A Back up plug in for word press that came in my mailbox.

How To Easily Clone Your WordPress Site

This is a plug in one can try free for seven days.

Here’s the info about the plug in


It sells for $47.

What do you all think of it? Maybe we can take a look at this week’s meeting.

Submitted by: Anne-Marie Huurre
Format: I think this topic would be great for everyone

Meetup Recap 8/20/2014

Thanks again to everyone who came out to our Developers meetup on Thursday night. Despite the absence of Ben and Andy for this one, we managed to cover a couple of interesting topics that I hope you found helpful.

Google Analytics and filtering out Spammy Results.

When reading reports in Google Analytics you’ll probably notice that you’re getting a lot of traffic from websites like:

and a whole lot more that you’ve never heard of.

Check out this screenshot of some of the traffic that is being reported on a website of a local commercial design firm

Screen Shot 08-22-15 at 01.13 AM

At quick glance you might say, 1091 sessions isn’t that bad for local commercial design firm, unfortunately all of this referral traffic (including the 633 sessions from floating-share-buttons.com) are spoofed results created by robots who are simply submitting information packets to google’s servers using your analytics ID.

Why the hell would they do that?!

I’ve found that there are different motivations for each spammer. Some of them do it to generate leads, some to drive affiliate traffic, and others to earn ad revenue by increasing traffic. Not clear on how they generate traffic? Well if you are looking at your report and see that floating-share-buttons.com is forwarding such a large amount of traffic to your site, do you think you might be motivated to visit the site and see who they are and how your business is being represented on their site? Of course you would (or at least you would have before this awesome blog post).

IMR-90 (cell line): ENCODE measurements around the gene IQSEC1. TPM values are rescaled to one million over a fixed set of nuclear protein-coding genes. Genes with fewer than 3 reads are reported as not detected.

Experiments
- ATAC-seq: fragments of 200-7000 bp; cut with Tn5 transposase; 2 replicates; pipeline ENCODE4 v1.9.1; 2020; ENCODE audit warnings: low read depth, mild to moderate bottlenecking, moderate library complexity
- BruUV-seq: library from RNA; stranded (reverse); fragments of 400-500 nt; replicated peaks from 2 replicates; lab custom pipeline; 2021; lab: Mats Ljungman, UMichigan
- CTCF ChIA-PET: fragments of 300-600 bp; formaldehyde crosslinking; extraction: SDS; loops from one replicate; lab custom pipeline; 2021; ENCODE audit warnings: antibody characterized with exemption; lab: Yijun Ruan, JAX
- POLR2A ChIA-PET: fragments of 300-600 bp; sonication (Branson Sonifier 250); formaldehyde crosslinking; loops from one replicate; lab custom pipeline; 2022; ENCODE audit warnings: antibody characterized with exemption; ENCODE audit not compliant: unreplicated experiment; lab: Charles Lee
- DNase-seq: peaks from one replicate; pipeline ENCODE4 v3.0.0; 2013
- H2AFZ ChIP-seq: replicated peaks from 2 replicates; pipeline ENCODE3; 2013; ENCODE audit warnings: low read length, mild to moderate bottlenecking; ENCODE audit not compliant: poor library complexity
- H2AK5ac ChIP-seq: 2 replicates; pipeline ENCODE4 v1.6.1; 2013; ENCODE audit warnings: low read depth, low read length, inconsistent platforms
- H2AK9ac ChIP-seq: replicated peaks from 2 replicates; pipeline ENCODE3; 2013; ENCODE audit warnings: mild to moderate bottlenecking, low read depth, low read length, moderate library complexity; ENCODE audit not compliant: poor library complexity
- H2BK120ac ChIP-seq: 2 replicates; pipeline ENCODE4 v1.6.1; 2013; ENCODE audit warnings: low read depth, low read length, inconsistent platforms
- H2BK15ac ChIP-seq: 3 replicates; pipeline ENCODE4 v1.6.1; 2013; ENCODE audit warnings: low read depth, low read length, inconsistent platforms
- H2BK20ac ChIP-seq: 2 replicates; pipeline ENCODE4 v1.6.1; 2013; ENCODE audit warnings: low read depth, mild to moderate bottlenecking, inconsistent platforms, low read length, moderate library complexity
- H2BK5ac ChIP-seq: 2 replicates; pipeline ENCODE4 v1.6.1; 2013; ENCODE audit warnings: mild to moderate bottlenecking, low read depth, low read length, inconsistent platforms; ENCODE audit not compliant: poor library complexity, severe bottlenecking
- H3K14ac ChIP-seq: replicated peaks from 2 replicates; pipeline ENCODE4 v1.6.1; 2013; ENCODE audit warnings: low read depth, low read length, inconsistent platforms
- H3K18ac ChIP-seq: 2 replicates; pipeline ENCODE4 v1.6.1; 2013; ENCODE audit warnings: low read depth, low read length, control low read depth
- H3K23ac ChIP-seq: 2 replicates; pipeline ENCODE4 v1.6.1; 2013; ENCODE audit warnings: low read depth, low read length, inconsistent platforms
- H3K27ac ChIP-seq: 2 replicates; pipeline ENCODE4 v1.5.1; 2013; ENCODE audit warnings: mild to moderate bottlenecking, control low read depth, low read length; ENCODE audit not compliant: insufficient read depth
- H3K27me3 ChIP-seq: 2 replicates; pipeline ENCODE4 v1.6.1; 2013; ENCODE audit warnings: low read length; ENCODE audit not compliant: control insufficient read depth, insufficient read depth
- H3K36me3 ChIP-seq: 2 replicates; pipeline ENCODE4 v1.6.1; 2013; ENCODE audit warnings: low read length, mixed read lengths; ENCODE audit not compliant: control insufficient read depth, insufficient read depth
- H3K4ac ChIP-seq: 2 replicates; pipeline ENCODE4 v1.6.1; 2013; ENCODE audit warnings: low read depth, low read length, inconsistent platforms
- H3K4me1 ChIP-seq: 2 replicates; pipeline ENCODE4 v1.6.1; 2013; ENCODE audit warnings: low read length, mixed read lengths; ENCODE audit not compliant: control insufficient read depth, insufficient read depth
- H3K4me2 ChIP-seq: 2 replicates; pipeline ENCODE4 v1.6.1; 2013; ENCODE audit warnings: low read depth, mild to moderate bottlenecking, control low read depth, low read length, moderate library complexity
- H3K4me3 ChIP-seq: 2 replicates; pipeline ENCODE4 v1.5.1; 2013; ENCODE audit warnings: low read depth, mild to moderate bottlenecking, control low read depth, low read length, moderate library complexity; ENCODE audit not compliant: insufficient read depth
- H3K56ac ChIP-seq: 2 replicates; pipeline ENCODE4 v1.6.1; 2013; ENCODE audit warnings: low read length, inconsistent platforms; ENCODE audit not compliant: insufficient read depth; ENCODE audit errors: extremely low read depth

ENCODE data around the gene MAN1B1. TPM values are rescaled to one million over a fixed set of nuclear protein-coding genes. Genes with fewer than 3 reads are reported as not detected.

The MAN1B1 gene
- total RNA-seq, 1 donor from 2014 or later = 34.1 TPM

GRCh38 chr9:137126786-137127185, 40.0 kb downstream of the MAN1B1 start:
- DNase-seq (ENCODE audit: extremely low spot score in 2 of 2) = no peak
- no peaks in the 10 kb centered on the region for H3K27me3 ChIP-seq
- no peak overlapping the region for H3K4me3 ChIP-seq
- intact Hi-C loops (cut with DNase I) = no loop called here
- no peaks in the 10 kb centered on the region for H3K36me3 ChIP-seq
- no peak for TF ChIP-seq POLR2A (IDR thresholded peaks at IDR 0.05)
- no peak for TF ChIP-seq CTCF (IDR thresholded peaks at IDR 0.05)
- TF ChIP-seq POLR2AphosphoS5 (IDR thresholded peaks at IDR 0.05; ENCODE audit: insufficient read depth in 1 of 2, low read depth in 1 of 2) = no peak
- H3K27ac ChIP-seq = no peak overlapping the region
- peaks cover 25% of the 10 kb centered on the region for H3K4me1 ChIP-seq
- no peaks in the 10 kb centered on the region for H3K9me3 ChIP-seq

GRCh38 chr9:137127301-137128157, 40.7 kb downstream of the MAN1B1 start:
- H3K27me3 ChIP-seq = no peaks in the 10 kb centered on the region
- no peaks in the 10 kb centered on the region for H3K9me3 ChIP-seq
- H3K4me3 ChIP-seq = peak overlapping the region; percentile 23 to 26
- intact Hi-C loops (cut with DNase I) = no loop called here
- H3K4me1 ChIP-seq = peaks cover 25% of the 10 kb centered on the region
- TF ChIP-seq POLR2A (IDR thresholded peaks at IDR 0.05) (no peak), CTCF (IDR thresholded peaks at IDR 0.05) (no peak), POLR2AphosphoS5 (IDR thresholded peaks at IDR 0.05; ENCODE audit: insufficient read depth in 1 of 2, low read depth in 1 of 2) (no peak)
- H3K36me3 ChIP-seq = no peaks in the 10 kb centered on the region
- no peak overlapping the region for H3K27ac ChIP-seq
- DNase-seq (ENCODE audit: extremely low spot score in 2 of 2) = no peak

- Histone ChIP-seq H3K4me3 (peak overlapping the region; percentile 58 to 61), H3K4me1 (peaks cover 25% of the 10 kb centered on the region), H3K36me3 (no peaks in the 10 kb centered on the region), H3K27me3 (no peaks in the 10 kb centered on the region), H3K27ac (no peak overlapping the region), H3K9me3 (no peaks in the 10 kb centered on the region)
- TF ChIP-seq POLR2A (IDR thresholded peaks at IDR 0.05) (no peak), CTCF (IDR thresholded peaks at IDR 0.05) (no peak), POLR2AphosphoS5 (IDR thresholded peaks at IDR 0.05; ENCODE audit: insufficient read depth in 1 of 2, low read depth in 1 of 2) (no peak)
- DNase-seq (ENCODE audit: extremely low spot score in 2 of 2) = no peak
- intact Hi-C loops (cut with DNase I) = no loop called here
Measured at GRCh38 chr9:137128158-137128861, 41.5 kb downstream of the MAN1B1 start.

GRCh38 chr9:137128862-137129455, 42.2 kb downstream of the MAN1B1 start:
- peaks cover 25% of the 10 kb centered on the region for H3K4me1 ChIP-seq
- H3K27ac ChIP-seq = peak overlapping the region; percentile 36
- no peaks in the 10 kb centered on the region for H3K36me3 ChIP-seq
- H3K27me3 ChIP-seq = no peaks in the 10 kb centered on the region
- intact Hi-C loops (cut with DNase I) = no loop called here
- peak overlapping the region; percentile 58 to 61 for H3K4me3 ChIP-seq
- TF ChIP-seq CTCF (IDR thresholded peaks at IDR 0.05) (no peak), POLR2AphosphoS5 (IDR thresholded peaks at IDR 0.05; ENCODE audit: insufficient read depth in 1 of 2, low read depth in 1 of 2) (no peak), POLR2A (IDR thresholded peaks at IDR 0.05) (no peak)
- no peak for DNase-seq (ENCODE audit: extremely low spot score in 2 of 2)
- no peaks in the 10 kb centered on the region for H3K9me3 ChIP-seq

Ok so again, most of these are not real visits; they are simply using your analytics code to submit packages to google. A good tell-tale sign of this is incomplete or (not set) fields that show up in your report. Here’s an example.

If you set the secondary dimension on your referral report to display the Hostname

Screen Shot 08-22-15 at 01.35 AM

You’ll see that for most of the referrers the Hostname is not set.

Screen Shot 08-22-15 at 01.39 AM

This is actually good news for us, because we can use these shortcuts to filter out the junk and get our reports showing us realistic results. So let’s do that and get rid of these things.

There are two parts to this: First we will build in filters to prevent these results from showing up in our future reports, however they do not work retroactively so I’ll need to show you a strategy to allow you to strip the junk out of any reports you look at prior to us making this change.

Step 1: Let’s build a couple of filters.

In Google Analytics go to your admin section and select filters.

Screen Shot 08-22-15 at 01.48 AM

Click on the Screen Shot 08-22-15 at 01.49 AM button and enter the following information

Filter Name:  Exclude common spam

Filter Type: Custom

In the Exclude section

Filter Field: Campaign source

Filter Pattern:  (Copy and paste the following) **Last updated 8/22/15**


Screen Shot 08-22-15 at 02.01 AM

Next we can see how this would effect our current results by clicking the “Verify this filter” link under the Filter Verification section

Screen Shot 08-22-15 at 02.03 AM

You should see something like this, showing you that if the filter was running today, it would have eliminated these referrers from the report.

Screen Shot 08-22-15 at 02.05 AM

That’s it for this one. Click save and check back here periodically for updates to the filter.

Next we’ll build a filter that only allows results that include our Hostname. This will eliminate a majority of the ghost referrals.

Once again create a new filter and fill it out as follows:

Filter Name:  Only include hostname
Filter Type: Custom
*Go down and choose the “Include” radio button
Filter Field:
Filter Pattern: Insert your website here for this example it will be: www\.zdesigninc\.com|zdesigninc\.com
**Notice that these filters must be written as regular expressions, which means that you have to escape special characters like the ‘.’ to do this you simply place a backslash in front of it. In this example I’m including two versions of the domain. I can add as many as I’d like as long as I separate them with a pipe character (|).